Banking on a Winner
Dahir, Mubarak, The Advocate (The national gay & lesbian newsmagazine)
Looking for influence, gays and lesbians are donating millions of dollars that political parties need to turn the tide in national races this year
On the hot summer night of June 29 in a private home just off 16th Street in the northwest section of Washington, D.C., Brian Steffan found himself sharing a gourmet dinner of lamb, potatoes, and asparagus with Tipper Gore, wife of Vice President and Democratic presidential nominee Al Gore. Seated next to the second lady, Steffan shared stories about his hometown of Arlington, Va., and cooed over the dessert platter, which included a delicate mousse and homemade cookies baked by a New York City chef flown in just for the occasion.
"We both joked about how we were going to pay for eating such fattening stuff," Steffan recalls of his conversation with Gore. While the price in pounds may be uncertain, there was a clear premium for attending the soiree: a cool 10 grand, minimum.
The intimate gathering was thrown for the 10 founding members of the Gay and Lesbian Leadership Council, a group of donors formed this past June. Admission to the elite club: a $10,000 personal check made payable to the Democratic Party or $20,000 of other people's money raised on the party's behalf.
Including the price tag of the dinner with Gore, Steffan estimates he's dished out as much as $25,000 to the Democratic Party in the past four months, including $5,000 for the Barbra Streisand concert during the Democratic national convention in Los Angeles, $1,000 for an August picnic with Al Gore, and $1,000 for Cher's Philadelphia fund-raising concert in September.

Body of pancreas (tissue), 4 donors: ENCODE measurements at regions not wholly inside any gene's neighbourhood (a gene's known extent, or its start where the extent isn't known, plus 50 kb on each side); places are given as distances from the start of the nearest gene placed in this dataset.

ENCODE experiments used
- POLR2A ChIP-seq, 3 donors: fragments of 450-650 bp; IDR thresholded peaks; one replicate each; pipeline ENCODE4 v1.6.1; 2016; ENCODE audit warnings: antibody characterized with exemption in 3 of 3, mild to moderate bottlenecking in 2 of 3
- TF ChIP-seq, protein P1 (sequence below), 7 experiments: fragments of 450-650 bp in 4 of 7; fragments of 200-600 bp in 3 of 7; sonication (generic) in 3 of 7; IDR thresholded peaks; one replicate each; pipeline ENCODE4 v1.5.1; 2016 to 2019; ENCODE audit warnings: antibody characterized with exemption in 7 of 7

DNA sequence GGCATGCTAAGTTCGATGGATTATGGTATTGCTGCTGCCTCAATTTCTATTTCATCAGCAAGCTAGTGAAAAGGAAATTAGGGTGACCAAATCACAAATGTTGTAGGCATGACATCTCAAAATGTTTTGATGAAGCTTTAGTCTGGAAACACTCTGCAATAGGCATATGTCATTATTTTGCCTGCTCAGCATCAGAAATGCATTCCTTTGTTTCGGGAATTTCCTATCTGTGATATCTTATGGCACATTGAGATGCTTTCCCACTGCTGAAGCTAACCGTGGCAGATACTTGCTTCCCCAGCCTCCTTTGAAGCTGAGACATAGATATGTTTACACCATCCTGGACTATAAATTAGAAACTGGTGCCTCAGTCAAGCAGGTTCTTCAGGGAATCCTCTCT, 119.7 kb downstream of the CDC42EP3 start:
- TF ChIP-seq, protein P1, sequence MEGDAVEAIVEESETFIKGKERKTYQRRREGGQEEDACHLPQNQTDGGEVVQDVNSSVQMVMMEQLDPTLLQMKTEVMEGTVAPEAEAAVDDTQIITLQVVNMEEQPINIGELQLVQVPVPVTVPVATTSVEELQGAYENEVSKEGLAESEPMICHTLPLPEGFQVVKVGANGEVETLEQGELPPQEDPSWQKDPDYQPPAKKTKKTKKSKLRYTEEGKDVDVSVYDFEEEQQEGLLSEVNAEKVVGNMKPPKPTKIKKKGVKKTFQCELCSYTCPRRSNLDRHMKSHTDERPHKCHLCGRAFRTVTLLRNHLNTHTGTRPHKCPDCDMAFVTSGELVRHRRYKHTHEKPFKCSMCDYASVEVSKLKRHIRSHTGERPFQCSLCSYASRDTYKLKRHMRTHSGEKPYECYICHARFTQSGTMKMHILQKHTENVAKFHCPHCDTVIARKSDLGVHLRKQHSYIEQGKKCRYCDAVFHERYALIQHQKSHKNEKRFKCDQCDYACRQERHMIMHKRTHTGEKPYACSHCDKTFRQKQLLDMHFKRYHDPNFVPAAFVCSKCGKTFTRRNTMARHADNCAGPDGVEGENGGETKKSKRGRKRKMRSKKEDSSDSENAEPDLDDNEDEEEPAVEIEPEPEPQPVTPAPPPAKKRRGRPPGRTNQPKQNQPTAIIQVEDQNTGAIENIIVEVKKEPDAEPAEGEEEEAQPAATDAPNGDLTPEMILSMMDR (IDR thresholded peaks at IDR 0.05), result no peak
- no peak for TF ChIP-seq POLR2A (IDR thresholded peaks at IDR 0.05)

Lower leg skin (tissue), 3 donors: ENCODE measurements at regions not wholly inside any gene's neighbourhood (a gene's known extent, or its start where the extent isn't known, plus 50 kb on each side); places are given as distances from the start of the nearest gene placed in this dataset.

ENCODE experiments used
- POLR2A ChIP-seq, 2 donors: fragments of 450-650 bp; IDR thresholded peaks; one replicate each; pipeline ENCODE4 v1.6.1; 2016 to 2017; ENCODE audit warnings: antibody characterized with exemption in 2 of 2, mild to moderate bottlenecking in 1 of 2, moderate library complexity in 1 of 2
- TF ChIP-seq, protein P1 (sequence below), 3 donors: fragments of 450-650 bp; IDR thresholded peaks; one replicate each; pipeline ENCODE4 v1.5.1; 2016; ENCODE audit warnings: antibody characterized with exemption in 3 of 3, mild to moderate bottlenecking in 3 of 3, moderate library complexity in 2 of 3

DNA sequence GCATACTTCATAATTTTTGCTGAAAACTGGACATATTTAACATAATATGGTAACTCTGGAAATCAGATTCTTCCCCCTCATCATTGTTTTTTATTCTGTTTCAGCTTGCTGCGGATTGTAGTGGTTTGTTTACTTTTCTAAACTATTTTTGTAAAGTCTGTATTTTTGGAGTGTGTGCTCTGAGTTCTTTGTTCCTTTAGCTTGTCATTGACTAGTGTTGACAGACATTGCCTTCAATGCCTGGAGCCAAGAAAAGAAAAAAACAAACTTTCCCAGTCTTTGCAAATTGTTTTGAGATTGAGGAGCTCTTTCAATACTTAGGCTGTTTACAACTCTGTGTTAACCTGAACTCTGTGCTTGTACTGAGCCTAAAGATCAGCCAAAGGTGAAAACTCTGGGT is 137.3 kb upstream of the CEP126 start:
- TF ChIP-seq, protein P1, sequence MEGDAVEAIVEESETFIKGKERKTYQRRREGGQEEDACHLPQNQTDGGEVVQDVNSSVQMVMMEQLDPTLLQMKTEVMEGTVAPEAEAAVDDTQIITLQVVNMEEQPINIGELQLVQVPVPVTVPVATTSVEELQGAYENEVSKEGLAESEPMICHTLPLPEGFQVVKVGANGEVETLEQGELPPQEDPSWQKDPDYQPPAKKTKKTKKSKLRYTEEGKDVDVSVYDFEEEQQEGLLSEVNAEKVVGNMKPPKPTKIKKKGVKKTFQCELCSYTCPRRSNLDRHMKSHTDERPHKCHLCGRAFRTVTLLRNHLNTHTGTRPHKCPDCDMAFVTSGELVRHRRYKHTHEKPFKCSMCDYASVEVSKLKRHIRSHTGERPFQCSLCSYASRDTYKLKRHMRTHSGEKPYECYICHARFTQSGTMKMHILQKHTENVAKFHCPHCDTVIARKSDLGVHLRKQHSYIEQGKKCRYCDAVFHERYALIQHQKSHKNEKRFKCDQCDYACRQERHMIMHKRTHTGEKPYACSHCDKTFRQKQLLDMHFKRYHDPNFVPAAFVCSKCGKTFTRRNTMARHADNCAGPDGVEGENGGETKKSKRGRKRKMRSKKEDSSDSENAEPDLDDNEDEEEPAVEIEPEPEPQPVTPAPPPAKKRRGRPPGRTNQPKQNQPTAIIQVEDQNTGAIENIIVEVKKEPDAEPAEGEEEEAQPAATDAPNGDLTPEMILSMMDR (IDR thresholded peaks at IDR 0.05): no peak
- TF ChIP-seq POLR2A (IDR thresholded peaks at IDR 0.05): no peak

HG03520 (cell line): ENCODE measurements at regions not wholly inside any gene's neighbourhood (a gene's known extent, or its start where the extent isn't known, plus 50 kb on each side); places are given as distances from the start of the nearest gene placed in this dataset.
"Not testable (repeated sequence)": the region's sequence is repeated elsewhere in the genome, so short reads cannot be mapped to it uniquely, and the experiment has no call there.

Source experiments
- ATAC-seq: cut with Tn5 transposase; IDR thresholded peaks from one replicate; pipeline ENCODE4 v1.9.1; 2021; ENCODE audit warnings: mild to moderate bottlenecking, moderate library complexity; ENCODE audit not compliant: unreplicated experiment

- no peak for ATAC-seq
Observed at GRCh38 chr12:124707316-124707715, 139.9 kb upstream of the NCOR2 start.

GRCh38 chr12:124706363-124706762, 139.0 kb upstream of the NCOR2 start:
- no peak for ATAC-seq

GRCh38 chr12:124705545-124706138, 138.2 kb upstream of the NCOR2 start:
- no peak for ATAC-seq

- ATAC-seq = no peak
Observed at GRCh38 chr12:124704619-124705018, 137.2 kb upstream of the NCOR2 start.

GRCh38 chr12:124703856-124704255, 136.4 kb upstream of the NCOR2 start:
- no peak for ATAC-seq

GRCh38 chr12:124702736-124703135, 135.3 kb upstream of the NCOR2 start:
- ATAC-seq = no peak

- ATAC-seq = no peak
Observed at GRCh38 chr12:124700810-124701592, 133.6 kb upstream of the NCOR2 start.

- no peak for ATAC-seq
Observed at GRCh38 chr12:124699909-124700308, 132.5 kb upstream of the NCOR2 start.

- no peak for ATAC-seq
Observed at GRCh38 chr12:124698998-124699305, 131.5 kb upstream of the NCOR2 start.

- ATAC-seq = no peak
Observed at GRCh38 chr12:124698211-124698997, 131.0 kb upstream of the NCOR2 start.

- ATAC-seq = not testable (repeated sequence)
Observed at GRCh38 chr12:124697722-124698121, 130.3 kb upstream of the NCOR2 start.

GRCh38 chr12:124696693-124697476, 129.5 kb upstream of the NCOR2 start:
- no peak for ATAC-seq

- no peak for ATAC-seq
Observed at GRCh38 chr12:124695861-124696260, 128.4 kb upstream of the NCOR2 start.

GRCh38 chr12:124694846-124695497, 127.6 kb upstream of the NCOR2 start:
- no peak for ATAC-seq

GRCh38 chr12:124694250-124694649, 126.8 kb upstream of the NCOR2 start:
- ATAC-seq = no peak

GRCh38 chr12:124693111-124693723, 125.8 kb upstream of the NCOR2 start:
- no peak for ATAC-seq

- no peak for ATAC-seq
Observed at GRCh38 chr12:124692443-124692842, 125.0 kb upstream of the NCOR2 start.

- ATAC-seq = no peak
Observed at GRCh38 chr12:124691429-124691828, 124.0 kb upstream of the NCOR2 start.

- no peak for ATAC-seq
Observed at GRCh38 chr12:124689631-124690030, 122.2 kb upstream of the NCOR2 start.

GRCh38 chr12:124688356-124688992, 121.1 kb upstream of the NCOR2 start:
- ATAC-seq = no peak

Steffan is not alone in digging deep into his pockets to mine money for the Democrats. This election cycle gays and lesbians are forking over a record amount of cash both for individual candidates and for the Democratic Party at large. While the distinction may sound academic, it is critically important.
Federal law limits contributions to individual politicians to $1,000 per person, but the amount of money an individual can give to a political party for "party-building activities" is restricted only by the size of his or her bank account. This year gay and lesbian donors are being very generous.
"I know gays and lesbians are giving more money today than ever before," says Andrew Tobias, treasurer of the Democratic National Committee. Tobias estimates that this election at least $5 million in DNC donations can be tagged directly to gay and lesbian contributors. He believes millions more may be going to individual candidates.
By the end of September, membership in the well-heeled Gay and Lesbian Leadership Council swelled to 130 from its original 10 members. Also, before this year, entertainment magnate David Geffen was the single openly gay member of the Jefferson Trust, a group of contributors who give $100,000 or more to the Democratic Party; today, says Tobias, the Jefferson Trust has gays and lesbians "numbering in the double digits." Members include Kathy Levinson, former president of Internet brokerage company E*TRADE, who gave $100,000, and Tim Gill, founder of software company Quark Inc., who dished out $250,000.
The Democratic establishment has taken note of the power of pink money and has organized like never before to take advantage of the formerly untapped wells. Tobias points to the April 11 fundraising dinner at the Mayflower Hotel in Washington, D.C., as just one example: Fifty patrons, predominantly gay and lesbian, raised $930,000.
The fund-raising fetes are not limited to the Beltway either. On September 27, President Clinton spent three hours in the Dallas home of Charles Marlett, corporate secretary of American Airlines, and his partner, Jim Vasilis, a criminal defense lawyer. The private $5,000-per-plate luncheon, attended overwhelmingly by gay and lesbian donors, netted the DNC $250,000.
Tobias counts at least five such gay and lesbian-targeted fund-misers hosted this election cycle by President Clinton, two by Vice President Al Gore, two by Tipper Gore, and one each by First Lady and Senate candidate Hillary Clinton and vice presidential candidate Joe Lieberman. …